In another study, eight discrimination indexes, including RDW, were used to differentiate ID anemia and beta thalassemia trait. None of the indices were found to be reliable in discriminating between those patient populations ( 16 ). Another study showed that RDW was the parameter with the highest sensitivity for ID (94%) and concluded an RDW value within the reference interval can be used to exclude ID, especially in patients in which the serum ferritin concentration does not accurately reflect the iron stores owing to severe tissue damage, as in inflammation or malignancy ( 17 ). The role of RDW and RBC indexes was also evaluated in determining ID in a group of patients including 19 0 pregnant women. This study concluded that ID anemia could be screened-out early by increased RDW when RBC indexes were within the normal range ( 18 ). Importantly, all of these studies were performed in patients with normal renal function. To the best of our knowledge there has been only one study evaluating HD patients. Morgan et al. evaluated 40 HD patients to determine the usefulness of RDW in screening these patients for ID and found the specificity of RDW elevation for ID to be 45%, and the positive predictive value to be 32% ( 19 ).

Decreased MCV and MCH are two indexes of ID. Nuwayri-Salti et al. showed significantly depressed MCH and MCV levels in HD patients with depleted iron stores. They evaluated only 32 HD patients but their results are very valuable, because they detected bone marrow iron stores on Prussian-blue stained smears ( 8 ). We found that levels of MCV and MCH were significantly depressed in the TSAT <20% group. Additionally, we evaluated the significance of the RDW/MCH ratio. The significance of this ratio was more prominent than the significance of RDW or MCH alone.

Increased platelet number is evident on the peripheral smear of iron deficient patients, and thrombocytosis usually occurs in a mild to moderate degree ( 1 ). Park et al. studied 4 1 women with ID anemia and thrombocytosis and found the platelet count showed an inverse correlation with serum iron and TSAT, while no correlation between serum ferritin was found ( 20 ). A study of premenopausal patients showed the platelet count to be significantly higher and the percentage of lymphocytes to be lower in the ID anemia group as compared with the control group. But they did not find any statistically significant difference between the two groups for mean relative counts of white blood cells, or percentage of neutrophils ( 21 ). The suspected mechanisms underlying these findings are prolonged platelet survival or extramedullary hematopoiesis, faster maturation time and/or increased polyploidy of megakaryocytes resulting in increased platelet production in ID ( 22 ). Experimental ID anemia in rats showed the inhibitory effects of iron on platelet production ( 23 ). however these changes may be associated with low tissue levels of iron.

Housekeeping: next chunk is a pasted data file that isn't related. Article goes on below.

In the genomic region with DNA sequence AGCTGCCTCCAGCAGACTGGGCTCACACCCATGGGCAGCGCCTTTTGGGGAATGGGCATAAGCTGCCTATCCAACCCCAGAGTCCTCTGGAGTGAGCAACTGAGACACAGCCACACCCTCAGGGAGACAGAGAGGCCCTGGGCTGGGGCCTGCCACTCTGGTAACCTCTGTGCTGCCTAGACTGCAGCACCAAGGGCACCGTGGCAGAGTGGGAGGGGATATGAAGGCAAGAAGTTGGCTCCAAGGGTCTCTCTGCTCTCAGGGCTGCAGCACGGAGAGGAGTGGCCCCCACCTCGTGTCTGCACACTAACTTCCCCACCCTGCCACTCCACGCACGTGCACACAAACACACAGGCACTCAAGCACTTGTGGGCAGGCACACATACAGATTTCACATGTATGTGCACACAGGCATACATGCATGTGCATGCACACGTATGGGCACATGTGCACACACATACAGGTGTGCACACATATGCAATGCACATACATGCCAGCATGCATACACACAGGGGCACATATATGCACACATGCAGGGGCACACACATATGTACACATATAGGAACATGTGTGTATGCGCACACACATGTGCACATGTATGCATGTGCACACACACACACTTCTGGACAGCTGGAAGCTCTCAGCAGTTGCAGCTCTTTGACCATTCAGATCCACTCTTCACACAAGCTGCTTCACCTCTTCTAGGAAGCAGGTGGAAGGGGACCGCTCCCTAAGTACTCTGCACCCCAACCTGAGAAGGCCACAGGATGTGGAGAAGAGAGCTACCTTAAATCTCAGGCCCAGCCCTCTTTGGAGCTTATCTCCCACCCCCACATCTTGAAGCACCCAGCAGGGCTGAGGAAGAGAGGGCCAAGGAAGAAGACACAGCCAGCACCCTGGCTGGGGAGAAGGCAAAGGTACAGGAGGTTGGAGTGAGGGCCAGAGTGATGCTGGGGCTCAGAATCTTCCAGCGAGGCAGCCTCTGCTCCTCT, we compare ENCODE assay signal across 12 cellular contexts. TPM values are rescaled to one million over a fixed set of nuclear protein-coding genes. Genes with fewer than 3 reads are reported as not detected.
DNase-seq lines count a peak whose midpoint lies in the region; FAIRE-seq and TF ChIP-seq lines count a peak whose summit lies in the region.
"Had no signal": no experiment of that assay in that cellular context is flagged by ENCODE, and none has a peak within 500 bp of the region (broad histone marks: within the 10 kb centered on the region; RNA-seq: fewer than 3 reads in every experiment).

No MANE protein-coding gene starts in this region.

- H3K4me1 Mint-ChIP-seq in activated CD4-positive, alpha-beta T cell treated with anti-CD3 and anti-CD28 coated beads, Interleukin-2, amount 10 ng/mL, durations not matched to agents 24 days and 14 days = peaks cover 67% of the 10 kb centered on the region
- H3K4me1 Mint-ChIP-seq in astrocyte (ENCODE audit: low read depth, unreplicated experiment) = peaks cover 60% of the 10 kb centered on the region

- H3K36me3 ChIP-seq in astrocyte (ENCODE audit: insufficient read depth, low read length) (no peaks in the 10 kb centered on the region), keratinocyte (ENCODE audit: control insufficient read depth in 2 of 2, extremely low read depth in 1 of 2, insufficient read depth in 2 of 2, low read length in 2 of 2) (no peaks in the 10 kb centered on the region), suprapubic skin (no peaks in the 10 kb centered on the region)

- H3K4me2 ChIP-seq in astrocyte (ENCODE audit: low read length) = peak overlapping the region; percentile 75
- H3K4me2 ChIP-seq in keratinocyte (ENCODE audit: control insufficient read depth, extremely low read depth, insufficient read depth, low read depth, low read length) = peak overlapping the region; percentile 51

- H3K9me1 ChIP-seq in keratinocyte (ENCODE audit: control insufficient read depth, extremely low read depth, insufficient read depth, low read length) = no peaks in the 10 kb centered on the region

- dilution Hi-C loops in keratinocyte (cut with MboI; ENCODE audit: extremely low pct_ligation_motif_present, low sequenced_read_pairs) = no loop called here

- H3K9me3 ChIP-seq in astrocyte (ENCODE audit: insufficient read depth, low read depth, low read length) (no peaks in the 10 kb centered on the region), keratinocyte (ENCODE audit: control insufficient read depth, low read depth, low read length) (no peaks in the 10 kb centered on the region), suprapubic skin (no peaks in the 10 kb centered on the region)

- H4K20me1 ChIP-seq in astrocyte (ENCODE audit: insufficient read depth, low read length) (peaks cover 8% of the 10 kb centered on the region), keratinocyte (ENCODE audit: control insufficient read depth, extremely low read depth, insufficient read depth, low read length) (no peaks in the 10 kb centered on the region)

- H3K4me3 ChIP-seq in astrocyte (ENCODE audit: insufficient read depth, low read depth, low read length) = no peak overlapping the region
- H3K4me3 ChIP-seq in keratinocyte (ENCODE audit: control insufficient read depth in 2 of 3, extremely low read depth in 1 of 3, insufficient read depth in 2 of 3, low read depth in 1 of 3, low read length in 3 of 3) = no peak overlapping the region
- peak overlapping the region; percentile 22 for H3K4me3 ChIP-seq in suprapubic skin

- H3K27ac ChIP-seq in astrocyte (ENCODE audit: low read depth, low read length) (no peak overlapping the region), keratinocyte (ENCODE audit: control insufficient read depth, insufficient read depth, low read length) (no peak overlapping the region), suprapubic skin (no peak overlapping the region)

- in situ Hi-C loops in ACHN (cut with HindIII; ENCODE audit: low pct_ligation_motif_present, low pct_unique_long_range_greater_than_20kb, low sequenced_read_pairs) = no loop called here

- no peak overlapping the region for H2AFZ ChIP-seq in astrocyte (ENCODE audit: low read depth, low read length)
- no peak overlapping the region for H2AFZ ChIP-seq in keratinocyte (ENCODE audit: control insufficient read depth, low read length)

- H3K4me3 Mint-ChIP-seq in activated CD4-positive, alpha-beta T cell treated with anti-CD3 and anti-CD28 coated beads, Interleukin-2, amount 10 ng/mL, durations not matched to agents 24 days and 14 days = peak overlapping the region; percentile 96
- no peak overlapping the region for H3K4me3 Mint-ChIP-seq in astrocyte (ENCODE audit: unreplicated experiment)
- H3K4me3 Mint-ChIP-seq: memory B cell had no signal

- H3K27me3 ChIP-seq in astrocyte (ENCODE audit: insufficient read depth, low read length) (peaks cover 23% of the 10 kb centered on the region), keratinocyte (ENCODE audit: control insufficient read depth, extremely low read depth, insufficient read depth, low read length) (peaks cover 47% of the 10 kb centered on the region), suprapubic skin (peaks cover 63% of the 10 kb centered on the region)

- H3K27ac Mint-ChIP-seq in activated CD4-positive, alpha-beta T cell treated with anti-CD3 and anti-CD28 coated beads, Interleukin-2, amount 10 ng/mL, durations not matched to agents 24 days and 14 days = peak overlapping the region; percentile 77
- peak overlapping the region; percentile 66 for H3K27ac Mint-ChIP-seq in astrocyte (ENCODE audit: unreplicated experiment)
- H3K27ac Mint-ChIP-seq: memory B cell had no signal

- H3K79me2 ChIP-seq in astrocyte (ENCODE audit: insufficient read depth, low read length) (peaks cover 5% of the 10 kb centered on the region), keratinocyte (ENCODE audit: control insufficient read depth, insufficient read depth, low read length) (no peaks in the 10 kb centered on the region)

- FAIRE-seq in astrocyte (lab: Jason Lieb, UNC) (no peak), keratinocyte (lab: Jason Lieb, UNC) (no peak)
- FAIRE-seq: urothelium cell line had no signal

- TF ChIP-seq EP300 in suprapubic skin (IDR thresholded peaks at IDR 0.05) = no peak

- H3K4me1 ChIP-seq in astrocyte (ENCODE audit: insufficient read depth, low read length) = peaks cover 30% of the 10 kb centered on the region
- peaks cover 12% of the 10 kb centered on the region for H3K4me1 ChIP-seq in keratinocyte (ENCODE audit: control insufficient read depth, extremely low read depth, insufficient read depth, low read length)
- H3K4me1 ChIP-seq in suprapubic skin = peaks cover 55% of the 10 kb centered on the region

In a study by Mujib et al., 150 children with ID anemia were evaluated and levels of N and L were found to be higher than the control group ( 24 ). Higher N and lower L numbers were the results of our study; however, these discrepancies could be due to our patients being adults with renal failure, and uremic milieu might be the cause of the lower lymphocyte values we observed.

Higher N/L ratios have been shown to be associated with progression of chronic kidney disease and to predict the increased risk of cardiovascular disease events in HD patients ( 25 , 26 ). Kocyigit et al. demonstrated that patients whose N/L ratio =3 had higher progression rates compared with patients who had an N/L ratio <3 ( 25 ). Abe et al. studied 86 incident Japanese dialysis patients in a prospective cohort study. The median N/L ratio was 3.72, and patients who had higher N/L ratios than the median showed a shorter duration from the start of dialysis therapy to the first cardiovascular disease event ( 26 ). In our study the median N/L ratio was 3.36 in the low TSAT level group. We concluded that N/L ratio could be a predictor of ID, and an N/L ratio >3 may be the best clinical cutoff value.

Conclusion

A group of simple tests could be used to evaluate ID in addition to serum ferritin concentration and TSAT. Those markers should be easily measured and always available. In our study platelet number and the RDW/MCH ratio were the most valuable tests from a simple CBC. For patients with high or normal serum ferritin and low TSAT these markers are the most valuable. Monitoring these simple parameters related to hemoglobinization and iron availability could help us in the assessment of the iron status of the patients and thus their therapy requirements.

Acknowledgements: We would like to thank Cagla Sariturk for help with statistical evaluation.

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International Journal of Medical Science and Clinical invention, 2018.
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Article Details


Issue: Vol 5 No 9 (2018)
Page No.: 4043-4047
Section: Articles
DOI: https://doi.org/10.18535/ijmsci/v5i9.02

Citation

Ozelsancak, MD, R. (2018). Rediscovering platelet number and the red cell distribution width/mean corpuscular hemoglobin ratio as markers in hemodialysis patients with iron deficiency anemia. International Journal of Medical Science and Clinical invention, 5(9), 4043-4047. https://doi.org/10.18535/ijmsci/v5i9.02